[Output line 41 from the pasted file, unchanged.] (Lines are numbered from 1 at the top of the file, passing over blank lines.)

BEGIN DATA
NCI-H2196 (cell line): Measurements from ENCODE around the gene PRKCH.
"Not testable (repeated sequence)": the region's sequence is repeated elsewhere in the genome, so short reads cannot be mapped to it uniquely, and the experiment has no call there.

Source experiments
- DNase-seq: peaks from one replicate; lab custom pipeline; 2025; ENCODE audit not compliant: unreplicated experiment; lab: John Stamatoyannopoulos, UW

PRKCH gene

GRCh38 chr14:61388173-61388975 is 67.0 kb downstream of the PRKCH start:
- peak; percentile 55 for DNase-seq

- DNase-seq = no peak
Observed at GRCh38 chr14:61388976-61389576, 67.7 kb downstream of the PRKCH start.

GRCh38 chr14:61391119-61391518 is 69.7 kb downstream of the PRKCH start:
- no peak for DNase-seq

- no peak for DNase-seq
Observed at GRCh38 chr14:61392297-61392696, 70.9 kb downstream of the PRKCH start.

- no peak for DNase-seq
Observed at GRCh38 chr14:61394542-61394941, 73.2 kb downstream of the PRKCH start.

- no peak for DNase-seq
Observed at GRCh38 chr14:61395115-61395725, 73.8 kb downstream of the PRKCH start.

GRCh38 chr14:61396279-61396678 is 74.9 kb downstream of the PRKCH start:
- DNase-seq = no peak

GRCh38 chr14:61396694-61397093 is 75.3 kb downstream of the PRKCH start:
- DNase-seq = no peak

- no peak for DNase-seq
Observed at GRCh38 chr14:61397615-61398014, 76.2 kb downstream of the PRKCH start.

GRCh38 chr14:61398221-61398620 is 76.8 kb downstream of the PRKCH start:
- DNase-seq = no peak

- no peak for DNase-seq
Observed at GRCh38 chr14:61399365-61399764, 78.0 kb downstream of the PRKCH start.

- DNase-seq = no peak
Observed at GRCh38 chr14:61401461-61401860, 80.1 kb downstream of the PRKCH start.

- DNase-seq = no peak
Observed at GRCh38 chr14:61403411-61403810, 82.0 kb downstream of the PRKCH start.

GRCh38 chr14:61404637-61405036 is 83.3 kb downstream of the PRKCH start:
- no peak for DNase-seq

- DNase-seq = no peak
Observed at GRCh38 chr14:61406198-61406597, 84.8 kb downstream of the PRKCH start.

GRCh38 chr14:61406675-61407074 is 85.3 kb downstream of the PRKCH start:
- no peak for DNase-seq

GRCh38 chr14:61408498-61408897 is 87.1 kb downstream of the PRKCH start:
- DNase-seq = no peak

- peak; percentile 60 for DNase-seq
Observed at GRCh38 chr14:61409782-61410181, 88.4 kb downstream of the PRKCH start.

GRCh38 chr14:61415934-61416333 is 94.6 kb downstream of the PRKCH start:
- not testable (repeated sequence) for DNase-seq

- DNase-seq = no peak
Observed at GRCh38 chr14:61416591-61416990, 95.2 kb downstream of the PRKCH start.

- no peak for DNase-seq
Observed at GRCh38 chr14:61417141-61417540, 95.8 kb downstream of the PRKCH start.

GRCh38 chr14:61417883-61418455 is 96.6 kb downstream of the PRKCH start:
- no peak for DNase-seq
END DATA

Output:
Observed at GRCh38 chr14:61409782-61410181, 88.4 kb downstream of the PRKCH start.